The best comic books are the ones that make you let go of your sick desire to keep everything in mint condition by presenting a reason to throw ink all over the pages. The Adventures of Kool-Aid Man series was chock full of puzzles, coloring pages and other games that transformed your experience with the comics from a seven minute affair to an eight and a half minute affair.


Sharkleberry's Seaside Word Search: It's a seaworthy trove of salty wet words for you to reel in from a barnacle bustin' pile of red herrings and useless clamshells. It's one of those "super" word searches, where the words can even be found diagonal-backwards. Sharkleberry refused to utilize his role as a challenger to children's brains with a bunch of easy crap.


Kool Coloring Page: The giant octopus from the previous comic makes another appearance, and since he was also seen lurking around the aforementioned word search, I'd guess we'd have to call him a recurring character of Kool-Aid lore. A precursor to the Great Bluedini, if you will. He's big, he's nasty and he's filthy rich. More puzzling is the area below the coloring section, where kids were supposed to write in their name, age and phone number. Phone number? Why? Did the octopus want friends?


Kool-Aid Crossword Puzzle: While Sharkleberry sought to stimulate the mind with his damn-near-impossible word search, the Kool-Aid Man doesn't want to offend the sixty-million people who kneel by their beds at night to ask God if he's really a gatecrashing red pitcher. Thus, it's the easiest crossword puzzle in history.

Color By Numbers: Basic, simple, direct...I guess that's the point of coloring something by numbers, though. I'd still prefer to have magenta sand and orange gulls.


Connect The Dots: I love how Kool-Aid Man steers his raft using a paddleball racquet.

Draw A Fast Fish: Okay, fine, I'll do it.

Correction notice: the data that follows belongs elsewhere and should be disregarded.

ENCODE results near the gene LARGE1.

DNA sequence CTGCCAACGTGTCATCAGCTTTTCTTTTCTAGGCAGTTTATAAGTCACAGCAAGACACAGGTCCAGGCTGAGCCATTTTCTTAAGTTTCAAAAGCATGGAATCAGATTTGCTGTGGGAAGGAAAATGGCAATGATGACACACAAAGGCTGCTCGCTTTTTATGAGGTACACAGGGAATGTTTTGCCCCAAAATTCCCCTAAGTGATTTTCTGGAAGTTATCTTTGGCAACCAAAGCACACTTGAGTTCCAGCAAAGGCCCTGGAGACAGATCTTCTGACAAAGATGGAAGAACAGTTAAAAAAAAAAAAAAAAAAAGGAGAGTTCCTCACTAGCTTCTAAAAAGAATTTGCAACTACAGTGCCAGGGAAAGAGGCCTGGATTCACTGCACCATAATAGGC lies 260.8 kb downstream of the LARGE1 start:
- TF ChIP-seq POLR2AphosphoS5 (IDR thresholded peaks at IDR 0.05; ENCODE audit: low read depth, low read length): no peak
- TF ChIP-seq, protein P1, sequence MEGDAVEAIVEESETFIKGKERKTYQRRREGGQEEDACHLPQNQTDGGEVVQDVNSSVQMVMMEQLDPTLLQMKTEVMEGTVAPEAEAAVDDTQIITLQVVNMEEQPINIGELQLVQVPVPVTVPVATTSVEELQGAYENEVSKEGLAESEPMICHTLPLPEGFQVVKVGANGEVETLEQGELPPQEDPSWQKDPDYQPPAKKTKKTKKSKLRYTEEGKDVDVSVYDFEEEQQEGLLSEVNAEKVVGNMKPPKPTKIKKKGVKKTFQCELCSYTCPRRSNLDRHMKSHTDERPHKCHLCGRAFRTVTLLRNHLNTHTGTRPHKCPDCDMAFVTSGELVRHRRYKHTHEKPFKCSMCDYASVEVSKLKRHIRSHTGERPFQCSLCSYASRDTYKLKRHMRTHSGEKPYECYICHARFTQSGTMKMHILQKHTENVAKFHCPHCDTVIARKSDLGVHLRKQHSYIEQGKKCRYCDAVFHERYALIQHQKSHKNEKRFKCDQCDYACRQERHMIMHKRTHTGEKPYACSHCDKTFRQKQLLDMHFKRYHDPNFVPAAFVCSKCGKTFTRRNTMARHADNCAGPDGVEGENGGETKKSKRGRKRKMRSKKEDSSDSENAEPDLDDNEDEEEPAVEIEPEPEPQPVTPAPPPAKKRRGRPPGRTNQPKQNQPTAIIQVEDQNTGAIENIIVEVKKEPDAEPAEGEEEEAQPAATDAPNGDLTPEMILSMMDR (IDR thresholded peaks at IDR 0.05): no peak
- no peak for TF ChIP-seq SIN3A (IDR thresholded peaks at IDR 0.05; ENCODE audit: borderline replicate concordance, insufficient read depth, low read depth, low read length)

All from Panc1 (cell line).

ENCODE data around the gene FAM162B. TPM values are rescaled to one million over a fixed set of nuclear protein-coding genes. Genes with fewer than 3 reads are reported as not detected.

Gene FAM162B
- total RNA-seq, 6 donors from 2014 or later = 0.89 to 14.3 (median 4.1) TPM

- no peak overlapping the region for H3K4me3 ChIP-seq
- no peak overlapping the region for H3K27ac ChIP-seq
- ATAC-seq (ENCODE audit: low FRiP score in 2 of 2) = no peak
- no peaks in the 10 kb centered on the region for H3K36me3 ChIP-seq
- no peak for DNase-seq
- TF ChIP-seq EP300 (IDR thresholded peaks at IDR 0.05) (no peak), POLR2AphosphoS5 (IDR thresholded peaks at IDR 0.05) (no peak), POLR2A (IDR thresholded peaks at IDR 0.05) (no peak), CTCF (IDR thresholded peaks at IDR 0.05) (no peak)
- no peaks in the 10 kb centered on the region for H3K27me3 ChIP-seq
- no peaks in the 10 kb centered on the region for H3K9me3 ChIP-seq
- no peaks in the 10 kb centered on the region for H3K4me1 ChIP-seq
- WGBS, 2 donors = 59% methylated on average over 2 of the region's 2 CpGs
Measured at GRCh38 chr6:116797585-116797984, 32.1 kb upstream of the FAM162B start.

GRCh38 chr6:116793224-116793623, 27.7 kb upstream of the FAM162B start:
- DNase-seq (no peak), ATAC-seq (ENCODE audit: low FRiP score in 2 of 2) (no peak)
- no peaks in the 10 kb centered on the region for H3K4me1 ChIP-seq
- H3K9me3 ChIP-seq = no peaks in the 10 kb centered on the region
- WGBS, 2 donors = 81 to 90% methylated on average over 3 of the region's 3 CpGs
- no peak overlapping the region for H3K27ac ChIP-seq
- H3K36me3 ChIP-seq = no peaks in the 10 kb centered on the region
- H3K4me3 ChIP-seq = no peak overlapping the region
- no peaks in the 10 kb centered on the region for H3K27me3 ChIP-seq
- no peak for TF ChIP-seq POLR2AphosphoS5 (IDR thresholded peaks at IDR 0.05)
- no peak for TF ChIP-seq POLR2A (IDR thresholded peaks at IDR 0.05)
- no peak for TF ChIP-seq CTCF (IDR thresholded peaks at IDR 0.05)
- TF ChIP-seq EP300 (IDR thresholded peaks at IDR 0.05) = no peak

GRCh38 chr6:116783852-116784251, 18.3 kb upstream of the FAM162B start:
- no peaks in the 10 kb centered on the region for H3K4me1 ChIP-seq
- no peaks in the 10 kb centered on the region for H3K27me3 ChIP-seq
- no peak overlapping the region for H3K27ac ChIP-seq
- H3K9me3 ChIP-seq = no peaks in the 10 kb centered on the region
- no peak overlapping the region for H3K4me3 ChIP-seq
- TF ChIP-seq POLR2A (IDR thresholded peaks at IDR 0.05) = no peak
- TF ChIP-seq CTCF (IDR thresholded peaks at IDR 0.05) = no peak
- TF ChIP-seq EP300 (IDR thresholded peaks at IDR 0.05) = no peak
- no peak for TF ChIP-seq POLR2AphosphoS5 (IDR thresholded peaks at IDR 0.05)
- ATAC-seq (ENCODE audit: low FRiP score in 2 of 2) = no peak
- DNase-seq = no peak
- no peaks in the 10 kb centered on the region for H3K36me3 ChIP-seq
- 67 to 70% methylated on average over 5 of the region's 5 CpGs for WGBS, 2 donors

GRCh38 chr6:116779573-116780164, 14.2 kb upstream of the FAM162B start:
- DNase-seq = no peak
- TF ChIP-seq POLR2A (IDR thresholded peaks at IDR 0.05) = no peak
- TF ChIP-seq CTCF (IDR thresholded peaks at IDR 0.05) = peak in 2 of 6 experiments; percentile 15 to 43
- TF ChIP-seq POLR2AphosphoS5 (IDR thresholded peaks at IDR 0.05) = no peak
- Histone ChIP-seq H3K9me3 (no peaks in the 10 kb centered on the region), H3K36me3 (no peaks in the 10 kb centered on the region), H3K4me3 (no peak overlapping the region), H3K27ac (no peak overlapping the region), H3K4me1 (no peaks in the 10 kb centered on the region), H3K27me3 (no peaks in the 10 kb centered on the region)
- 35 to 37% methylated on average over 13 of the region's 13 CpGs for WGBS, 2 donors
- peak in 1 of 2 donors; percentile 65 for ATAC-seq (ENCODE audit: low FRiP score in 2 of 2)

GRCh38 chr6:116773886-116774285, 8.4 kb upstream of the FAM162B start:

At least my fast fish doesn't look like a spiky egg. F off, Kool-Aid Man.


The Sandy Beach Maze: Mazes can be really fun if they're tweaked up just right. Some present a genuine sense of adventure, first by offering a great reason why the characters drawn at the start point want to go through this torment (Free cake? Treasure? A new car?), followed by stuffing all sorts of cool obstacles within the maze, ending the drama with an awesome celebratory drawing near the finish line. With a few minutes of thought from the arteeeest behind it, a maze can really draw you in and make everything in your own personal world STOP until you drive a line of lead all the way through.

The Kool-Aid Man's maze isn't as grand. The "great reason" he has for entering the maze? He wants to go water skiing. Pish. The "cool obstacles" within the maze? Lousy sand traps -- the thing looks like the overview map of course #8 on a Commodore 64 golf game. And the "awesome celebratory drawing?" Just a couple of kids in a boat that's too small to seat Kool-Aid Man regardless of whether he makes it or not. Is it a-maze-ing? No. It's not. It's just a maze.

Zing! Oh yeah!!

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